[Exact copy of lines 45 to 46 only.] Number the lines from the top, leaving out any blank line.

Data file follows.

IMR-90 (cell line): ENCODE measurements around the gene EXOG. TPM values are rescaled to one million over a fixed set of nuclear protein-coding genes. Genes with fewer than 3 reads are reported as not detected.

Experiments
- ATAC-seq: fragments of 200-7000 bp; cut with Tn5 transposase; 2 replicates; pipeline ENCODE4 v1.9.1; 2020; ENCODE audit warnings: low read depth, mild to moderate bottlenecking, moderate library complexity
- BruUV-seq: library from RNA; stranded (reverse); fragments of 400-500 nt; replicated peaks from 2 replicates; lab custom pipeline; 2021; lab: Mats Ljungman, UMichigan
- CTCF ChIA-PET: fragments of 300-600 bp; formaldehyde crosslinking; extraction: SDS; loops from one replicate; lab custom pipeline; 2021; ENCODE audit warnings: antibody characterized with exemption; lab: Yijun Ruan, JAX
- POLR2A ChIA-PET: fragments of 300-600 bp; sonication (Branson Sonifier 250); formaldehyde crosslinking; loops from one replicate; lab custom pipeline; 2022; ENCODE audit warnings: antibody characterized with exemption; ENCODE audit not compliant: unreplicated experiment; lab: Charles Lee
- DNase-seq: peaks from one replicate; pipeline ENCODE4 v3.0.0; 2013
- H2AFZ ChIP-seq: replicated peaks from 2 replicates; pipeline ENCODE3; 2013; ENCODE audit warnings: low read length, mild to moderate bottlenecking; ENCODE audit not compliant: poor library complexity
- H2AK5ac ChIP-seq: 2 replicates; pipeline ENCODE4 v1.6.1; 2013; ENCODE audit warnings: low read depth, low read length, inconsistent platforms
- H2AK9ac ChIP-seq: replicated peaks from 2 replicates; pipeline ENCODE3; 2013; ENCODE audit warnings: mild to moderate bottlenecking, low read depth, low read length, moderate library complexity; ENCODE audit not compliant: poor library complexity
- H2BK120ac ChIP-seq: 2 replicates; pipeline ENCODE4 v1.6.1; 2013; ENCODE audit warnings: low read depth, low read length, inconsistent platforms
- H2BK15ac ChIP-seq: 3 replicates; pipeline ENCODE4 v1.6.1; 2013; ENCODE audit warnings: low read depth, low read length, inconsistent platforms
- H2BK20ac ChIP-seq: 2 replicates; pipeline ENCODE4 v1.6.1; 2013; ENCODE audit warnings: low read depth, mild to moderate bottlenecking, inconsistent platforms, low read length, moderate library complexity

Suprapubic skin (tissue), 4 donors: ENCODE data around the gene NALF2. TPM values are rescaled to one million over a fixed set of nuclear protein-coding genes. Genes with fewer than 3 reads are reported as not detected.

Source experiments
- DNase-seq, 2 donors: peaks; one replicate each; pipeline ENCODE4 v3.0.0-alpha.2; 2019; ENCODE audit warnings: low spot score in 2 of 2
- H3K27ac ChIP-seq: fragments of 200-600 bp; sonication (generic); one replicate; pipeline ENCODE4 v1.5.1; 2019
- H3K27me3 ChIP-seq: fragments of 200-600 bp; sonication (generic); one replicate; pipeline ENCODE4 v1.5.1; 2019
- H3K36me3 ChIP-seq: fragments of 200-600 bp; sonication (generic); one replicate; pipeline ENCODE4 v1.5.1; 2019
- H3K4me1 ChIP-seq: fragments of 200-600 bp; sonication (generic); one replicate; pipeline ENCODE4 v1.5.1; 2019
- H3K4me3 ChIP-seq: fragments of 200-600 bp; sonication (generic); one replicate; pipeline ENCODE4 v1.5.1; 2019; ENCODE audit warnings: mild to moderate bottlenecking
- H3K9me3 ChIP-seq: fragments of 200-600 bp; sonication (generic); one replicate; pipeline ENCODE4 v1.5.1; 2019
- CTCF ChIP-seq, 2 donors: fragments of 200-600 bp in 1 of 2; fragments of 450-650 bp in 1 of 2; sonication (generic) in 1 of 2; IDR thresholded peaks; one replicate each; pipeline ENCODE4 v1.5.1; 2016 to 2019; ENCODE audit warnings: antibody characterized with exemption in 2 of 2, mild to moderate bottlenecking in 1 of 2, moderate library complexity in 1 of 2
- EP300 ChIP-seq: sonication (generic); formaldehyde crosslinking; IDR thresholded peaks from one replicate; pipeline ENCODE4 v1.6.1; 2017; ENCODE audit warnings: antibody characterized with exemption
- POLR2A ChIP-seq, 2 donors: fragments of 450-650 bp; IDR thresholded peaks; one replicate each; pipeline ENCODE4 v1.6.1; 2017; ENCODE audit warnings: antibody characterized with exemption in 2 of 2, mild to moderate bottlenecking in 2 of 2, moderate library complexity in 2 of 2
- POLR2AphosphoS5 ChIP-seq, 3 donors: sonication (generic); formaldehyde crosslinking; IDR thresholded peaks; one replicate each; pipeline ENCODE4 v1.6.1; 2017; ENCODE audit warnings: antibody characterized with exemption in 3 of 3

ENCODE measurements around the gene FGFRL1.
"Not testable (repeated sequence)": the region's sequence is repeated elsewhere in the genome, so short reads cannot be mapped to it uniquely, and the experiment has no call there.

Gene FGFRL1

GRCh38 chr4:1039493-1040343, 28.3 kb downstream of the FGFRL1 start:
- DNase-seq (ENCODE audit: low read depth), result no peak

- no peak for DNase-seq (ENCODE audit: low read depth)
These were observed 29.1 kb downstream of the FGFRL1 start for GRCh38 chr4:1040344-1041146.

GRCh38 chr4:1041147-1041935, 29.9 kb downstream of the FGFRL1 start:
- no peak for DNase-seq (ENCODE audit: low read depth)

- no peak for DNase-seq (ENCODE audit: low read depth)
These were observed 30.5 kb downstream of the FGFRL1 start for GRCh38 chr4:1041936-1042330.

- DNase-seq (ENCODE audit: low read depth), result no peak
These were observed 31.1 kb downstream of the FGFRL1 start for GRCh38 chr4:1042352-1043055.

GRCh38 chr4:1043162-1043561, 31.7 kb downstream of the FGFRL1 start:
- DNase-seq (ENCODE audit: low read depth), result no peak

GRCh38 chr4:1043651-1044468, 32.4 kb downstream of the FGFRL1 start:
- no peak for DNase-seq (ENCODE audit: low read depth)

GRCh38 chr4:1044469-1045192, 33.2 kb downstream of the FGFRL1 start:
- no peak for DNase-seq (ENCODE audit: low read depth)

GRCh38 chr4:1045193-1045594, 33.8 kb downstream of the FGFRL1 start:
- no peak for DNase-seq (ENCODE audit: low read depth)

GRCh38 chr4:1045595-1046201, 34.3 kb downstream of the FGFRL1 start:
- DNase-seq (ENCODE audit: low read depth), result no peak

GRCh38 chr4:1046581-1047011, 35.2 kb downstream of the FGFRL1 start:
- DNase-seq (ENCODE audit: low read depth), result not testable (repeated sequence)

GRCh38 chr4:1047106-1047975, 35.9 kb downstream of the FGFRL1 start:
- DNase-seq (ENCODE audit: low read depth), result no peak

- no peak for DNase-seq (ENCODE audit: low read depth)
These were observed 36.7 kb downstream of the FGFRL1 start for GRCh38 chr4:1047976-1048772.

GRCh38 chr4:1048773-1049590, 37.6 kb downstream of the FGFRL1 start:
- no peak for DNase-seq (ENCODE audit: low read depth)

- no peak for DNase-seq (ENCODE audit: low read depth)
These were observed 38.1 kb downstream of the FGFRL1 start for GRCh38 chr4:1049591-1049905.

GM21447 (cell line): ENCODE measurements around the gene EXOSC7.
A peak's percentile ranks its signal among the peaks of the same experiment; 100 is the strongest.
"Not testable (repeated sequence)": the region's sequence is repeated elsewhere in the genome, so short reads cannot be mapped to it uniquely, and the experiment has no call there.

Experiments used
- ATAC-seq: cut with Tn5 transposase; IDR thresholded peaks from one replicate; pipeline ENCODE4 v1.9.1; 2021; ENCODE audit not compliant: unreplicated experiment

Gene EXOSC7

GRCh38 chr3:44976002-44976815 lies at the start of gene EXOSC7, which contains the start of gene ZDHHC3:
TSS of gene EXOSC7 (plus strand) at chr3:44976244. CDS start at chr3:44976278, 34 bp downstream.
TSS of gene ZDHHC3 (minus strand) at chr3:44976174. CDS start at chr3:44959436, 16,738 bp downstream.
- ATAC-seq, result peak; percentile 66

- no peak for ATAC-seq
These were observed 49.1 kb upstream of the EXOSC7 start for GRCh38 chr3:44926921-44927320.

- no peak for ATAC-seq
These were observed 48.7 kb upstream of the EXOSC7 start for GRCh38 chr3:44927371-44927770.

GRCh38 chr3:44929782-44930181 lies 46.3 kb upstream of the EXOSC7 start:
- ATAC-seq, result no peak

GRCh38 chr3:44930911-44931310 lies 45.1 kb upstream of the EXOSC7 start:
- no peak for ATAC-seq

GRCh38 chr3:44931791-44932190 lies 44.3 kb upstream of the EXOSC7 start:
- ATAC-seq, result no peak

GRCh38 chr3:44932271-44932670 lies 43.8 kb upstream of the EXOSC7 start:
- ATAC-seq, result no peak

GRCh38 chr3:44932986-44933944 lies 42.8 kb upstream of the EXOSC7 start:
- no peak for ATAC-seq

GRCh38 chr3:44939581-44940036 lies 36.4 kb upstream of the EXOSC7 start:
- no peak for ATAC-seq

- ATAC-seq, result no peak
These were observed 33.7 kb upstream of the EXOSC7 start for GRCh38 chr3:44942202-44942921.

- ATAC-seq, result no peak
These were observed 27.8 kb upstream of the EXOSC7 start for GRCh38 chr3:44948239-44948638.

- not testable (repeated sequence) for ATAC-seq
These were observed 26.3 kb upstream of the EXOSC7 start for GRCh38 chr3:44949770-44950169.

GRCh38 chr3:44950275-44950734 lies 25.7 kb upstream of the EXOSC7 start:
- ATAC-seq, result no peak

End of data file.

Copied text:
- no peak for DNase-seq (ENCODE audit: low read depth)

GRCh38 chr4:1045193-1045594, 33.8 kb downstream of the FGFRL1 start: